A Meditation on Murder: A gripping and uplifting cosy crime mystery from the creator of Death in Paradise: Book 1 (A Death in Paradise Mystery)

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A Meditation on Murder: A gripping and uplifting cosy crime mystery from the creator of Death in Paradise: Book 1 (A Death in Paradise Mystery)

A Meditation on Murder: A gripping and uplifting cosy crime mystery from the creator of Death in Paradise: Book 1 (A Death in Paradise Mystery)

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His a very straight laced police officer and to see him, not so much talk out loud for others to hear him, but for us as reader to see him more in a personal light was very delightful, and surprising. It wasn't until after I finished reading A Meditation on Murder that it occurred to me: Thorogood is still working on Death in Paradise, so he's unlikely to develop Richard and Camille's relationship in the books, given that the series appears to be persisting in trying to make Camille/Humphrey a thing. They have been drugged and at one time bamboozled out of tons of money, by the same man who just happens to be dead, whodunnit? His team-- Camille, Dwayne and Fidel-- have hopes of converting Poole to their island lifestyle, but I personally believe they're doomed to failure.

Soon, Helen finds herself trying to avoid becoming Instafamous while bringing some peace to a girl who very much needs it. It's unclear at this point whether the books are designed to portray an 'alternate timeline' Death in Paradise or whether they take place within the known world of the show.Really clever writing in that we're almost part of DI Poole's brain as it whirls round processing every minute part of the investigation. It is a comedy, mystery and always an ending in which the detective and his staff gather all suspects around and explains the murder and who did it. The story itself is a traditional “locked room” whodunit and when local hotelier Aslan Kennedy is found murdered inside a locked room it seems an open and shut case – only five other people were in that room and one has confessed, after all. The book recaps the evidence in the form of Richard Poole's evidence board so the reader can make sure they haven't missed any points along the way. In 2008, Robert entered the inaugural Red Planet Prize and was a chosen finalist, where he was able to pitch his 'Copper in the Caribbean' idea to Tony Jordan.

A great celebration of the original show as written by the original creator of the show with charcters he thought of first. We do also get some great descriptions such as this: ‘he frowned like a barn owl who’d just received some bad news. What I liked most about reading this book is that fact that it read EXACTLY as if I was watching an unaired episode from seasons 1 or 2 when Det. There is a big difference between writing a screenplay and writing a novel, and this book is case in point. I don't think the characters were very well developed, apart from Richard Poole's obvious OCD/mild Asperger's and the plot was mediocre - I had most of it worked out not long after the murder.It was - complete with characters I enjoy, especially Detective Inspector Richard Poole, a homesick Brit, a fish out of water, but with great detecting skills, his young detective sergeant Camille Bordey and her amusing reactions to Poole, Officer Dwayne Myers, older and a bit of a cynic, and Poole's resident lizard Harry at his shack on the beach. I can say that there were moments of "slowness" but it wasn't enough to stop you from reading it, being that the same man who wrote the show wrote the books, it was very true to form. As a big Agatha Christie fan myself, this book reminded me of her style, and I’m eager to continue with the rest of the series. Their camaraderie is good – they have a rapport with each other and there is chemistry but I am glad that the author resisted any impulse for them to get together – In a lot of ways Richard and Camille would make a wonderful couple – but it should never actually happen. The opening page also implies an element of arrogance that can go with such a lifestyle, when it mentions how Kennedy’s attitude towards time, ‘made making appointments with him a little trying […] But that wasn’t Aslan’s problem.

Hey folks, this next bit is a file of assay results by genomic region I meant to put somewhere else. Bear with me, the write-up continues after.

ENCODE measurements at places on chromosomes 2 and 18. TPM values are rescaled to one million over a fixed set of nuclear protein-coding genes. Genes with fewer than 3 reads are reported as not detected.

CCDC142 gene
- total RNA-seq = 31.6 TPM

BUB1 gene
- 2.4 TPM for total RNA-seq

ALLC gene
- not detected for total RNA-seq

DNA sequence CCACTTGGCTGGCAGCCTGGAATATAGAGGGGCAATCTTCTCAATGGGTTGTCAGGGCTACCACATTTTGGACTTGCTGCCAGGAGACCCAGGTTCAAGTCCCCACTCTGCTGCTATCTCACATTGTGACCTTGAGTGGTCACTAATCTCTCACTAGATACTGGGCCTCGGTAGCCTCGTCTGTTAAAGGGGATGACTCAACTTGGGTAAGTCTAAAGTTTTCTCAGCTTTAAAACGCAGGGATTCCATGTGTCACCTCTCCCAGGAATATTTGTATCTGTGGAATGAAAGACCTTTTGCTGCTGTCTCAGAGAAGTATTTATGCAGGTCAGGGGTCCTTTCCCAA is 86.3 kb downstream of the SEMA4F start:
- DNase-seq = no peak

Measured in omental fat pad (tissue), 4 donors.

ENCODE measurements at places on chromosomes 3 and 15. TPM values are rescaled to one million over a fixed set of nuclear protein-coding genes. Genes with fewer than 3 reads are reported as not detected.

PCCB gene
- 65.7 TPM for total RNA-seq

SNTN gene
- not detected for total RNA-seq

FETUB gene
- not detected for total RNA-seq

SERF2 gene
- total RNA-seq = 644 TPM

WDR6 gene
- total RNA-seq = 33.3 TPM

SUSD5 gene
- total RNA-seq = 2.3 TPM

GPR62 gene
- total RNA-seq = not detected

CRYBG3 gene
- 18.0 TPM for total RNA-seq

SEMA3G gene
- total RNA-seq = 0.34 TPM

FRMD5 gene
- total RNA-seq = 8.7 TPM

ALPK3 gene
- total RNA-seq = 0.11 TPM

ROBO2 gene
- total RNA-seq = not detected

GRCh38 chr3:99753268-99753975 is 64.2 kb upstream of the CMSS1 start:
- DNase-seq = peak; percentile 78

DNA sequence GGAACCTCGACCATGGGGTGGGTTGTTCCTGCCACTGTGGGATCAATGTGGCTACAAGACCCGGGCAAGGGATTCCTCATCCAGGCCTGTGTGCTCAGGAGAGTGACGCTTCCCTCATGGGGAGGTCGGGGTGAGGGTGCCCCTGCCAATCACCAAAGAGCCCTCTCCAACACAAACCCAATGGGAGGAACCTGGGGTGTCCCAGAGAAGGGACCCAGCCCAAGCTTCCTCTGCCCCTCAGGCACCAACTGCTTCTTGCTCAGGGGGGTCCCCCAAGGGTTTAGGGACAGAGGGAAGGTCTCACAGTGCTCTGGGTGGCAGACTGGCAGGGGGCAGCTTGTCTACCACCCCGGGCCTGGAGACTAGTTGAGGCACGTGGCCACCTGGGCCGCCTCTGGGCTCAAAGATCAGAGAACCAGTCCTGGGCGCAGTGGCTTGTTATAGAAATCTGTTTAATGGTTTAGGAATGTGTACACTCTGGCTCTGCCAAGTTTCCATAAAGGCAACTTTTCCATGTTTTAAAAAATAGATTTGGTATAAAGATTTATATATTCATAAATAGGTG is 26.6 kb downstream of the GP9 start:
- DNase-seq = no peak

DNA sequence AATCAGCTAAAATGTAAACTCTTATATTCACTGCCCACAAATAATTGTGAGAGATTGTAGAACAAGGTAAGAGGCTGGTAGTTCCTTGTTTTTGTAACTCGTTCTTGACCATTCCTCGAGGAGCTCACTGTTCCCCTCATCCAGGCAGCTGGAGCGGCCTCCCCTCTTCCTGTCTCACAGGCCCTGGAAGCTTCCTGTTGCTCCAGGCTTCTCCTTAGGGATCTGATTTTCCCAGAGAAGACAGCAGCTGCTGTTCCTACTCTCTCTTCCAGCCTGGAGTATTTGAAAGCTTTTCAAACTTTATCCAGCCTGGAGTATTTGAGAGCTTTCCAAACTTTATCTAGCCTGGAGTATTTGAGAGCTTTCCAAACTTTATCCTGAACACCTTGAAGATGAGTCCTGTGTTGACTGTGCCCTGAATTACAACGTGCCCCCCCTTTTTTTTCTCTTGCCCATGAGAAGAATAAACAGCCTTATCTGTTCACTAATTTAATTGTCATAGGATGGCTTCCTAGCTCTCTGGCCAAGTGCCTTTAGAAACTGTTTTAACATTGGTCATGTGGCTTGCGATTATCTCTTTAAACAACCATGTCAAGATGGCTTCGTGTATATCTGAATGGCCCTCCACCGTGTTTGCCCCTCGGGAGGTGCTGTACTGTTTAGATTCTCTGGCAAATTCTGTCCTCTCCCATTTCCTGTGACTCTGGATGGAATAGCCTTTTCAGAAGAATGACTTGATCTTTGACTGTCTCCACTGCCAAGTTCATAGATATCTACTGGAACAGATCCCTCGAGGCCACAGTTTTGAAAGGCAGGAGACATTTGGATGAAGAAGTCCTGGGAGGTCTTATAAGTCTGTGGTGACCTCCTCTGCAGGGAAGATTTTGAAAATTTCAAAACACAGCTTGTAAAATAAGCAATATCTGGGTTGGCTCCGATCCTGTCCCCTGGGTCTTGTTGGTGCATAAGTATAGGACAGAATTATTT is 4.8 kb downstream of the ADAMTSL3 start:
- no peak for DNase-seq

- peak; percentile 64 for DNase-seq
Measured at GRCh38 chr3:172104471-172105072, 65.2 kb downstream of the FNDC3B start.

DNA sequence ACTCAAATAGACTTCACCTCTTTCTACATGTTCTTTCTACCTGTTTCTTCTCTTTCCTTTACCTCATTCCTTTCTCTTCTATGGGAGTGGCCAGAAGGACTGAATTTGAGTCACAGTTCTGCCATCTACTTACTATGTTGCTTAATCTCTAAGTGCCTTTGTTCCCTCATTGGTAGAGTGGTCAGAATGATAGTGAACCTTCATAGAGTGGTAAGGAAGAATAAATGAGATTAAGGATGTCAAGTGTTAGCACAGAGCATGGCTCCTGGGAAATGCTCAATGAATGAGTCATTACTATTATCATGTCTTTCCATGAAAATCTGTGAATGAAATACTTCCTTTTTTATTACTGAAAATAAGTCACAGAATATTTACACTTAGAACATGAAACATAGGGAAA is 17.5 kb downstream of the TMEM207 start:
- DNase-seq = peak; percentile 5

It definitely kept me guessing throughout the story and the revelations were very gripping and satisfying. One with an intelligent but peculiar and eccentric detective inspector who invariably solves the murder crime in the end. In fact, he’s convinced that the person who’s just confessed to the murder is the one person who couldn’t have done it. I suspect that the author has taken a screenplay and turned it into prose without realising that novelists have a different skill set from dramatists.

This was not perfect by any stretch of the imagination, with frustrating amounts of repetition that were somewhat jarring at times. Twitter creeping has revealed that there are some people out there who think they have amazing chemistry, but I assume they've been watching a different show to me. One murder victim, five suspects and a room no person entered or left; the classic murder in a locked room conundrum. The island setting and the characters are just as they are in the series, and the story very much follows the way that the episodes are plotted. Aslan is the co-owner of a luxury Retreat hotel in a small island in Caribbean, managing it with his wife.

  • Fruugo ID: 258392218-563234582
  • EAN: 764486781913
  • Sold by: Fruugo

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